Tuesday, 6 October 2015

Letters From My Aunt

My Aunt Doris (one of my mother’s older sisters) was the original family historian in my family. She compiled a great deal of information in the 1950s, 60s and 70s. I have mentioned her in passing on previous posts (September 9, 2014, September 16, 2014, October 4, 2014). Her work inspired me to get involved in genealogy.
 

Doris Marguerite (Miller) Schnur (1904-1995) – photo taken in 1940 in Oahu, Hawaii, USA
Of course, research when Doris was active was done by mail – back and forth to libraries, court houses and record offices – and by personal visits to those places. My aunt travelled widely across the US to obtain information about our ancestors, also visiting cousins who were also involved in the investigations. Imagine doing all that work and spending all that time, and perhaps not even finding what you hoped for or needed.

She produced several copies of her family history, dozens of pages long and all typed – using carbon paper so she could do three or four at a time. When she had a lot of new information she would retyped almost the whole thing again. I have a couple of versions she sent to my mother, produced at different stages of her work. These are like family heirlooms in themselves.

Doris was always delighted to hear that others were interested in the family history and shared all of her work generously. On one copy to a cousin she wrote a preface that said:

These copies are presented under the following philosophy: Data in this book came from public records and from the descendants of Asa Harvey McDaniel.  It is not copyrighted nor will it be.  Any who wish to copy any or all of the contents are free to do so.  Our wish is that the results of our work will give pleasure to those interested in our family history.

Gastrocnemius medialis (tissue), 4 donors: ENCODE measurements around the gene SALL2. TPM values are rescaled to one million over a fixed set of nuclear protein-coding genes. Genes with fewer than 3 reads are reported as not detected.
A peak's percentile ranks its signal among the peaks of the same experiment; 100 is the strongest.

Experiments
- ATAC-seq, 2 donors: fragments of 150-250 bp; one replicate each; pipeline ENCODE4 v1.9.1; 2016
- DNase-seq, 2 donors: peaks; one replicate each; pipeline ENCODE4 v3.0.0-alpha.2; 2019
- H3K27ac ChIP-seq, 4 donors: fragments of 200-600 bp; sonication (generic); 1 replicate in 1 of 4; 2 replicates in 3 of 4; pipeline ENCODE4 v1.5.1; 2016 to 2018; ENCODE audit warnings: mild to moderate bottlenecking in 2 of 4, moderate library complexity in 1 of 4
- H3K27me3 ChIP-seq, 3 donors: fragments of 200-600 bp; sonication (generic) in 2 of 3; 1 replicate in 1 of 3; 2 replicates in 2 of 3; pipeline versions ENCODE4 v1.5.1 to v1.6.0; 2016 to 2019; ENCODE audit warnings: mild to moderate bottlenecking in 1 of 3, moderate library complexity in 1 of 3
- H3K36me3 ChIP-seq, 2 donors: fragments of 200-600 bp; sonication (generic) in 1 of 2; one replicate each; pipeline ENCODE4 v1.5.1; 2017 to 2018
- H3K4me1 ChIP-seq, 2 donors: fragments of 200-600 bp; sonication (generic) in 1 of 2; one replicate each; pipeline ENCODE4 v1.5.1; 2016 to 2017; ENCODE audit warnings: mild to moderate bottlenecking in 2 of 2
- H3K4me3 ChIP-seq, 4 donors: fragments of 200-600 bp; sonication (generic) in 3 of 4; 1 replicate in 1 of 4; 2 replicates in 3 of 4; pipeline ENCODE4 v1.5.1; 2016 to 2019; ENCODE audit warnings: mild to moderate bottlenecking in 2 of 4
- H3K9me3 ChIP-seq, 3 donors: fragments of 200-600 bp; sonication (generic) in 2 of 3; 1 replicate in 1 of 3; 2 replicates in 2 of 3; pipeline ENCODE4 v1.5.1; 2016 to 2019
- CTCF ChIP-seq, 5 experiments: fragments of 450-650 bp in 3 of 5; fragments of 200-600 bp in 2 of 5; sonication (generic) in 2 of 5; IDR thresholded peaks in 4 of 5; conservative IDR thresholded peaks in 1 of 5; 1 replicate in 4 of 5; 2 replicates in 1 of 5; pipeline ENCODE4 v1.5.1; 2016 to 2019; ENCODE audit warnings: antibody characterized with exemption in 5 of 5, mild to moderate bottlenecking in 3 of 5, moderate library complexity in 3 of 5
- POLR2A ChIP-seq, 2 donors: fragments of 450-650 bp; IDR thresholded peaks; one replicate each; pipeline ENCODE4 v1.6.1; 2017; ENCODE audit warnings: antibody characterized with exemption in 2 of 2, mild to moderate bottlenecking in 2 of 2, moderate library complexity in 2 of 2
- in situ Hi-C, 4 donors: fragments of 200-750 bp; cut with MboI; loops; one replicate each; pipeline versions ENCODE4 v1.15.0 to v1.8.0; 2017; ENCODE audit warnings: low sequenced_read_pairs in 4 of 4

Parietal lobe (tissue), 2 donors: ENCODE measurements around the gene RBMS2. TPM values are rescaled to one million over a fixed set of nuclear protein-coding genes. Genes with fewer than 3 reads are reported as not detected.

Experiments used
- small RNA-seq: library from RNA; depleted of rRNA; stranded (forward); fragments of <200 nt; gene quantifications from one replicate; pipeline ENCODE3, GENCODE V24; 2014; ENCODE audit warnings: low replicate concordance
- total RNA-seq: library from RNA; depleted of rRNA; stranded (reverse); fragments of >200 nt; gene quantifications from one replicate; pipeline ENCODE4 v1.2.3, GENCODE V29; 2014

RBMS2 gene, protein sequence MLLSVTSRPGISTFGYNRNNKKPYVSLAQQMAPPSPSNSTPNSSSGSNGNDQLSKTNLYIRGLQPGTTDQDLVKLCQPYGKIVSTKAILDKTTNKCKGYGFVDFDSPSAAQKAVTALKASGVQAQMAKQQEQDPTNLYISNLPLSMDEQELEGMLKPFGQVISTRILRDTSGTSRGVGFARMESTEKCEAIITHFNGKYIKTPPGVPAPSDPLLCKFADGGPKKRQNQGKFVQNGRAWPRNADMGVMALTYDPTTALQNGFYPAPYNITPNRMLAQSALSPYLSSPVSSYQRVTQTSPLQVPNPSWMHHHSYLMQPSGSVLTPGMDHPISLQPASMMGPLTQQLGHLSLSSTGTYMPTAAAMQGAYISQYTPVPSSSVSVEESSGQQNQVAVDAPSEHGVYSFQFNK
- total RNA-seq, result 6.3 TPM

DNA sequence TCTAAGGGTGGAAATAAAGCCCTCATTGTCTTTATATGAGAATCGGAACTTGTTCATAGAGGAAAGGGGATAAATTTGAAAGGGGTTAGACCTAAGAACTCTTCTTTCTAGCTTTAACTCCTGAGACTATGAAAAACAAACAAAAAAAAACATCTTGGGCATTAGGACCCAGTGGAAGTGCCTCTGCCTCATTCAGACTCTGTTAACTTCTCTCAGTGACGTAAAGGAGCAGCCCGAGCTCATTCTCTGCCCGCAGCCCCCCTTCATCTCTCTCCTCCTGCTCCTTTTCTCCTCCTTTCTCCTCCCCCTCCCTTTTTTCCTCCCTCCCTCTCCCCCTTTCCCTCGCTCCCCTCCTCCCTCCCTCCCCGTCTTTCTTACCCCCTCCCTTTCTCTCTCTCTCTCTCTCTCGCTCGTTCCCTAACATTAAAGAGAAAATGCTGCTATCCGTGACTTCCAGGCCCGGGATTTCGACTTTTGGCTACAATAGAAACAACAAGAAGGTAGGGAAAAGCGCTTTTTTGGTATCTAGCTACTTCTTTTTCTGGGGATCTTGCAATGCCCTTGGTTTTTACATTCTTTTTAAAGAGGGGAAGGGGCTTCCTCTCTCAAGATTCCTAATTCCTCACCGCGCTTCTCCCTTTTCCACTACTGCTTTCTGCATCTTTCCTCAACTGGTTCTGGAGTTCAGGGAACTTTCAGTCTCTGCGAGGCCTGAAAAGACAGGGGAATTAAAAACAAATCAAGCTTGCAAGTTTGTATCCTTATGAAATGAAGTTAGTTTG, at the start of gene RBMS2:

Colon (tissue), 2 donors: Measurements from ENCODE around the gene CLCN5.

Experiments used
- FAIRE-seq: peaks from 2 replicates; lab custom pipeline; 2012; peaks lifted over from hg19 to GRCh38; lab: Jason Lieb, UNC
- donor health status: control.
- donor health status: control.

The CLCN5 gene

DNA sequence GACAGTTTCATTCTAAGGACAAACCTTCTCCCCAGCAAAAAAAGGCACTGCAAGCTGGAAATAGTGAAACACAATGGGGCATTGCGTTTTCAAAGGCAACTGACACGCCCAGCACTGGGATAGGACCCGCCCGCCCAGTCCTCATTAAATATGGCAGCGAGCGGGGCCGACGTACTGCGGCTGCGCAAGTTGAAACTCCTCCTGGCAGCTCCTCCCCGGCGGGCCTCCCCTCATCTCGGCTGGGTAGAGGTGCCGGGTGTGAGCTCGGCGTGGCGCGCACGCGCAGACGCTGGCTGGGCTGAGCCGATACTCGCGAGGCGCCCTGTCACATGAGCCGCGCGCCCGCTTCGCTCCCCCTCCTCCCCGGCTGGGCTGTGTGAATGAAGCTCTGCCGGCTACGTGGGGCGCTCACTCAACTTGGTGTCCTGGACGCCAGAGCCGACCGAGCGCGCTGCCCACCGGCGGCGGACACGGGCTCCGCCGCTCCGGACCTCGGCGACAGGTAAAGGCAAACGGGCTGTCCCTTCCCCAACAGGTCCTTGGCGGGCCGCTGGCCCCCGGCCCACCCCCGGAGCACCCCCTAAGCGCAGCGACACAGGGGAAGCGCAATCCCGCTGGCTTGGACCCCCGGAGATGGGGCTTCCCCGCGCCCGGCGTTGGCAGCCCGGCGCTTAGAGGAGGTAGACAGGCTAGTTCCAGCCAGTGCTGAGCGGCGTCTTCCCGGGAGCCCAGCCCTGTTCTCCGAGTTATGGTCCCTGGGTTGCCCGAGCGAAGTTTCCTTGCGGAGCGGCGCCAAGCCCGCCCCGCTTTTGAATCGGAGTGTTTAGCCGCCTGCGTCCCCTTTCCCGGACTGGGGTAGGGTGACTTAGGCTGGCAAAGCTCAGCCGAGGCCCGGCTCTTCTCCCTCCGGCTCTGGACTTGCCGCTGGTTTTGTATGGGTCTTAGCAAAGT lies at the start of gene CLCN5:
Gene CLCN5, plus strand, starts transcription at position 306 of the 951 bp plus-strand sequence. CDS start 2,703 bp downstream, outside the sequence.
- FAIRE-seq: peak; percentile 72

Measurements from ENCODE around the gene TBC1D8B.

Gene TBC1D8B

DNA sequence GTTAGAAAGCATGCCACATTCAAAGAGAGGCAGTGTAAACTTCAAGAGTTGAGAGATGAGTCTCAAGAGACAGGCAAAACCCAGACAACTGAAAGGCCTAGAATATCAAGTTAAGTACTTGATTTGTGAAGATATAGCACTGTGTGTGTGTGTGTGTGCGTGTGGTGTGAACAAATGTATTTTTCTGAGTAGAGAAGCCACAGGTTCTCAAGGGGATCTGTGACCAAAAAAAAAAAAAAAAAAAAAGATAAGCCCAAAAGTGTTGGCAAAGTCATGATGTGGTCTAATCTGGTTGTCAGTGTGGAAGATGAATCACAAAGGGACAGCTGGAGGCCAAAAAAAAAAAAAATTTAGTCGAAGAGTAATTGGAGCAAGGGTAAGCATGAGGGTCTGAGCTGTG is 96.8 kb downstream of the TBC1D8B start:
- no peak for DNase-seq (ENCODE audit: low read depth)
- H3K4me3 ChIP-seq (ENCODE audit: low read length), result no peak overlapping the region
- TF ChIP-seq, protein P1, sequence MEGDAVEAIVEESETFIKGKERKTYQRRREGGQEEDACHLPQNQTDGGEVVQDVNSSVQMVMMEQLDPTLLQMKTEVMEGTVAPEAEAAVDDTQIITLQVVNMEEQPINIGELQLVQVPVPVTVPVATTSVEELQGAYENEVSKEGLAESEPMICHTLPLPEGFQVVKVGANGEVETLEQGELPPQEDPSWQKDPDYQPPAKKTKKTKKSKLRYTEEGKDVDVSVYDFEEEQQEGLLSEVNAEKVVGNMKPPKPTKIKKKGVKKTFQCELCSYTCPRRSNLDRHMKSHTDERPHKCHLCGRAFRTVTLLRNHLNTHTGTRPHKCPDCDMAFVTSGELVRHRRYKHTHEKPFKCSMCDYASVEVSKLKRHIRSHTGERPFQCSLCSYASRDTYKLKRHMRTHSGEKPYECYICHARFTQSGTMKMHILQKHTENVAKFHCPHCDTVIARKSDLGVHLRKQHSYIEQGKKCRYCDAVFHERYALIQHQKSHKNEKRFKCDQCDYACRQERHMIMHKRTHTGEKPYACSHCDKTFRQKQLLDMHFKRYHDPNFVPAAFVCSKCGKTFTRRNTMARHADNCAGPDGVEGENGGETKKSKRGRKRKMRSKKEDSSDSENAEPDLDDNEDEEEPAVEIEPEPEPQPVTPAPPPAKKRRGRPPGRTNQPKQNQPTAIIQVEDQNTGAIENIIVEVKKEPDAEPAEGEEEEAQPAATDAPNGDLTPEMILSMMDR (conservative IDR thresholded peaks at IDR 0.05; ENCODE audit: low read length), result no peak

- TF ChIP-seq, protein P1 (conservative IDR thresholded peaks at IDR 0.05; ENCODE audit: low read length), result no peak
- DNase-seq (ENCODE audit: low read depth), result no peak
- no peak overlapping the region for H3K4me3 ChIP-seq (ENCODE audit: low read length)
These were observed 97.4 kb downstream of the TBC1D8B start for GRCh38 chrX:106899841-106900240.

Doris - March 1971.

Much of her work has been reproduced in many family trees as well as in family books. I recognize her work on many Ancestry trees, unfortunately none of it is attributed to her.

Not only was her family history all typed up neatly, she also typed all the letters she sent to family members. I have several she sent to my mother and copies she wrote to a cousin who was also involved in genealogy. And I have kept the one she sent to me in 1986 after she learned I was also interested in the subject, with all of its personal wishes, family information and wonderful typos.


The letters, themselves, are filled with information she had found and you can feel the excitement she had in both the discovery and the sharing of it with others, such as in the 1969 letter to my mother which she started with, “I hit the jackpot this morning when the mail came!”


Her letters were always full of current and relevant news about her family, too. Looking back and reading these letters now adds a great deal of information about people, like her, who are gone. We get a real understanding of who they were and what their lives were like. Some of the letters went on for pages like the one below to Cousin Mildred with whom she shared grandparents. Many copies I have also contain notes written into the margins both by Doris and by Mildred which add to the stories she told.


It’s too bad people don’t write letters any more. Emails and Facebook pages are nice but rarely do they show the enthusiasm of the author or have so much information about family as do those that people took the time to write and post.


Wayne Shepheard is a volunteer with the Online Parish Clerk program in England, handling four parishes in Devon, England. He has published a number of articles about various aspects of genealogy and is a past Editor of Chinook, the quarterly journal of the Alberta Family Histories Society. Wayne also provides genealogical consulting services through his business, Family History Facilitated

1 comment:

  1. Yes, I really value the letters my mother wrote. Jam packed with information and I can really hear her voice. Very precious indeed. She used a typewriter too.

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